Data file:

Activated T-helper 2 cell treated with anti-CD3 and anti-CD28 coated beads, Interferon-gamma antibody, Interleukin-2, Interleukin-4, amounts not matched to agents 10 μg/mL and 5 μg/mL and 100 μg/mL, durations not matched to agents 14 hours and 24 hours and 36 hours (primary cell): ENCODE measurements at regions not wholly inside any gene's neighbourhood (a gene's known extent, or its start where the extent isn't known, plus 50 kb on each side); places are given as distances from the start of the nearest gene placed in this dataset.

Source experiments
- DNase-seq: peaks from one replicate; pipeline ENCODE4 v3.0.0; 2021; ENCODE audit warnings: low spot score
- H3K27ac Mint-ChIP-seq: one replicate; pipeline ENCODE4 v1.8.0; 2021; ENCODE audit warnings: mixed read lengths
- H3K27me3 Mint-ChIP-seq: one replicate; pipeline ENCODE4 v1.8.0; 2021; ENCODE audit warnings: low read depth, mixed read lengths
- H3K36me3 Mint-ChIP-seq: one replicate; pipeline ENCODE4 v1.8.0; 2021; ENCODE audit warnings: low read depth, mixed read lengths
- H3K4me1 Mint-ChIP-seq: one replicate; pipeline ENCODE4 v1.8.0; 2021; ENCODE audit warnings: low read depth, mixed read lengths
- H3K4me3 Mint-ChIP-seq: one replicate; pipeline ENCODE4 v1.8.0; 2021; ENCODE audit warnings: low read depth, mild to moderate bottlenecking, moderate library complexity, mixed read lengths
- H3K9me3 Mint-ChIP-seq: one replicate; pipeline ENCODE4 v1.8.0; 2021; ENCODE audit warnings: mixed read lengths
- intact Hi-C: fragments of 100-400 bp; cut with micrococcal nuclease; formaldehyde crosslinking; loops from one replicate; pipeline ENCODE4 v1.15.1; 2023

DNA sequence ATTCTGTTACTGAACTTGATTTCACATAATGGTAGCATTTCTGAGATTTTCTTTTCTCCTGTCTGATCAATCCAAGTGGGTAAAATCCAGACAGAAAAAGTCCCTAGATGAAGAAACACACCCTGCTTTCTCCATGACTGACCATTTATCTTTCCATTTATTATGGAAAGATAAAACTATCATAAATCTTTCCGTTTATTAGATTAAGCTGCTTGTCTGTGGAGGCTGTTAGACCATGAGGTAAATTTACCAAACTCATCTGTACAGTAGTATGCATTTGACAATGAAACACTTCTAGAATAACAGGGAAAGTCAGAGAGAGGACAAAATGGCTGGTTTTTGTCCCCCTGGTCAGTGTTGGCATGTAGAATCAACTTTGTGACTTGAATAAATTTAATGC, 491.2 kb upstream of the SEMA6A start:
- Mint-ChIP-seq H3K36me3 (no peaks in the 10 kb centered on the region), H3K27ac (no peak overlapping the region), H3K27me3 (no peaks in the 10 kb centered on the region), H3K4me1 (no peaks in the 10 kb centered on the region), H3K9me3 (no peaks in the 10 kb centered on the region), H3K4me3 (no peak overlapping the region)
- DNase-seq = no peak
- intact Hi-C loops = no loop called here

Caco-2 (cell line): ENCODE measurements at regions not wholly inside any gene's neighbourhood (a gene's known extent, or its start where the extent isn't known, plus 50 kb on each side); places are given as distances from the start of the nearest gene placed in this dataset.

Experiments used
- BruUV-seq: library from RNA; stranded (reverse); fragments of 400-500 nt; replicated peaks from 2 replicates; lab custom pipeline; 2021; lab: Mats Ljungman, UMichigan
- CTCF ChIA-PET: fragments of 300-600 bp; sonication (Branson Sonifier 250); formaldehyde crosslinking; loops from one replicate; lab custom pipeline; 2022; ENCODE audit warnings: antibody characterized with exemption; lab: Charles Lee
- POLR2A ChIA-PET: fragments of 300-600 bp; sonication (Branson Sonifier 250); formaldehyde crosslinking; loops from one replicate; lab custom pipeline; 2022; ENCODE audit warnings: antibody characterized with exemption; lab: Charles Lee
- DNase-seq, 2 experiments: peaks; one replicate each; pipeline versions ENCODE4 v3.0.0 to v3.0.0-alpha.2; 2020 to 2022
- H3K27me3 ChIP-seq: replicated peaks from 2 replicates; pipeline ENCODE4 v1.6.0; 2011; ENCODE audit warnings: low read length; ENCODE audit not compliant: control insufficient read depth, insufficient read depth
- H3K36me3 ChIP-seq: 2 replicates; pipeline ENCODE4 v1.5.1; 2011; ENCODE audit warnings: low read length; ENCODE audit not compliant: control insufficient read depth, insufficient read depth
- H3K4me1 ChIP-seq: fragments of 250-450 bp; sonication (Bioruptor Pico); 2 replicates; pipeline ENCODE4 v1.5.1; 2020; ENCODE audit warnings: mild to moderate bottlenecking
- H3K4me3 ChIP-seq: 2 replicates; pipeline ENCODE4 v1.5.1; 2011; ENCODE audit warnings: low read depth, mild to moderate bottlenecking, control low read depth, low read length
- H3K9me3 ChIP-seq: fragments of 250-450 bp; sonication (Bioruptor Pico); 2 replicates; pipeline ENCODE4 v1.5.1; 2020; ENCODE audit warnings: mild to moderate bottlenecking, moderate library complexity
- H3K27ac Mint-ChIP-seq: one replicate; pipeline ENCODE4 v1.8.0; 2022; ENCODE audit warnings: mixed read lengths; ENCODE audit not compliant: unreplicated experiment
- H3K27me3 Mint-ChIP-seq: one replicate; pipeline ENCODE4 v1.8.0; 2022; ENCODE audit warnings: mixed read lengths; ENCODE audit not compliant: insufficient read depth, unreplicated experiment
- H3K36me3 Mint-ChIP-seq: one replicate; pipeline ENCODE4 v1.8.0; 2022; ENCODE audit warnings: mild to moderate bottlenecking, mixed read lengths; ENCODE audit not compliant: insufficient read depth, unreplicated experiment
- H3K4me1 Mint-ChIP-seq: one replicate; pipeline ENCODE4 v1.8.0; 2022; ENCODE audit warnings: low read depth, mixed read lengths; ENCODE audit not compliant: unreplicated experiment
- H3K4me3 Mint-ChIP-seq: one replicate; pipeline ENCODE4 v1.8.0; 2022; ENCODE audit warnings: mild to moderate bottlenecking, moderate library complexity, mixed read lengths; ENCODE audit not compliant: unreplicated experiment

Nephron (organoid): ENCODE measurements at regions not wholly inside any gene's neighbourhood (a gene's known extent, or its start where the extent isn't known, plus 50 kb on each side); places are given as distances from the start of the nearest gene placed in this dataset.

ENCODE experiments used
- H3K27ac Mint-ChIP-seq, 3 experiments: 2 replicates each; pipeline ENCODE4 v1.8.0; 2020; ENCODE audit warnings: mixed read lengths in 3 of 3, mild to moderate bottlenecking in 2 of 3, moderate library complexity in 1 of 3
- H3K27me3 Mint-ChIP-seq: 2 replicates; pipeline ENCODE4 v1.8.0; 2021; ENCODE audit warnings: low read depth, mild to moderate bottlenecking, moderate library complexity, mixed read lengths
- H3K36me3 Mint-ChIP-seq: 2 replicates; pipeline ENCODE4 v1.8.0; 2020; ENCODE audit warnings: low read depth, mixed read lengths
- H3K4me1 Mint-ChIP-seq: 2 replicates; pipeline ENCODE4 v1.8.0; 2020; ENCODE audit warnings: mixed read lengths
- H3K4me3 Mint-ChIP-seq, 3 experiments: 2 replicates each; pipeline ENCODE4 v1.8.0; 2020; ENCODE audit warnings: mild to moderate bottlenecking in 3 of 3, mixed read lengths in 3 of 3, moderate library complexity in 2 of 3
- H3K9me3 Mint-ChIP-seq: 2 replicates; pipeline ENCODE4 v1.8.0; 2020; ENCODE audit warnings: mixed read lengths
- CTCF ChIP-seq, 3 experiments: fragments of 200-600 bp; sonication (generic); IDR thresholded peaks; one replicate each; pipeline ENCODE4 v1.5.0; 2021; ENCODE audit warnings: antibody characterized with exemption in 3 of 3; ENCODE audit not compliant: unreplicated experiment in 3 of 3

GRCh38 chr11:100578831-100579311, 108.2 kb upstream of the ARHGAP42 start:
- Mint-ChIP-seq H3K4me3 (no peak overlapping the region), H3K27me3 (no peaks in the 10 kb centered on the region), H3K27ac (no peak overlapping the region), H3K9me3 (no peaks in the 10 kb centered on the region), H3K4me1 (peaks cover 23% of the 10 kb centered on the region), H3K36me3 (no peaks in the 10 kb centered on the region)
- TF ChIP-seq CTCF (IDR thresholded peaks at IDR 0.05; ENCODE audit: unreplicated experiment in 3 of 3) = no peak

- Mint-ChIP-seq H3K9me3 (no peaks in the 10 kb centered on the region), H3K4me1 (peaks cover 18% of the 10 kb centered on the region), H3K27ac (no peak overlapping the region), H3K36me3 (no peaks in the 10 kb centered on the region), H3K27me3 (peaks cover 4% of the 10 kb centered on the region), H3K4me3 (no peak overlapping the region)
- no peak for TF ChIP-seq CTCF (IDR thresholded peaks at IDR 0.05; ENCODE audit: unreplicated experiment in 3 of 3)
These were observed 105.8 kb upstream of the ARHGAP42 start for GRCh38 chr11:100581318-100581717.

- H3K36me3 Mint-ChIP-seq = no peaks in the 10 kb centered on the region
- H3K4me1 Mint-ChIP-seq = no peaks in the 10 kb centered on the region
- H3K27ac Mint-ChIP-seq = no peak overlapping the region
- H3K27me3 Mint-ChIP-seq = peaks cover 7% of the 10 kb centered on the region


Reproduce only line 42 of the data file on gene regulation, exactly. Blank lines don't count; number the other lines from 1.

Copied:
- TF ChIP-seq CTCF (IDR thresholded peaks at IDR 0.05; ENCODE audit: unreplicated experiment in 3 of 3) = no peak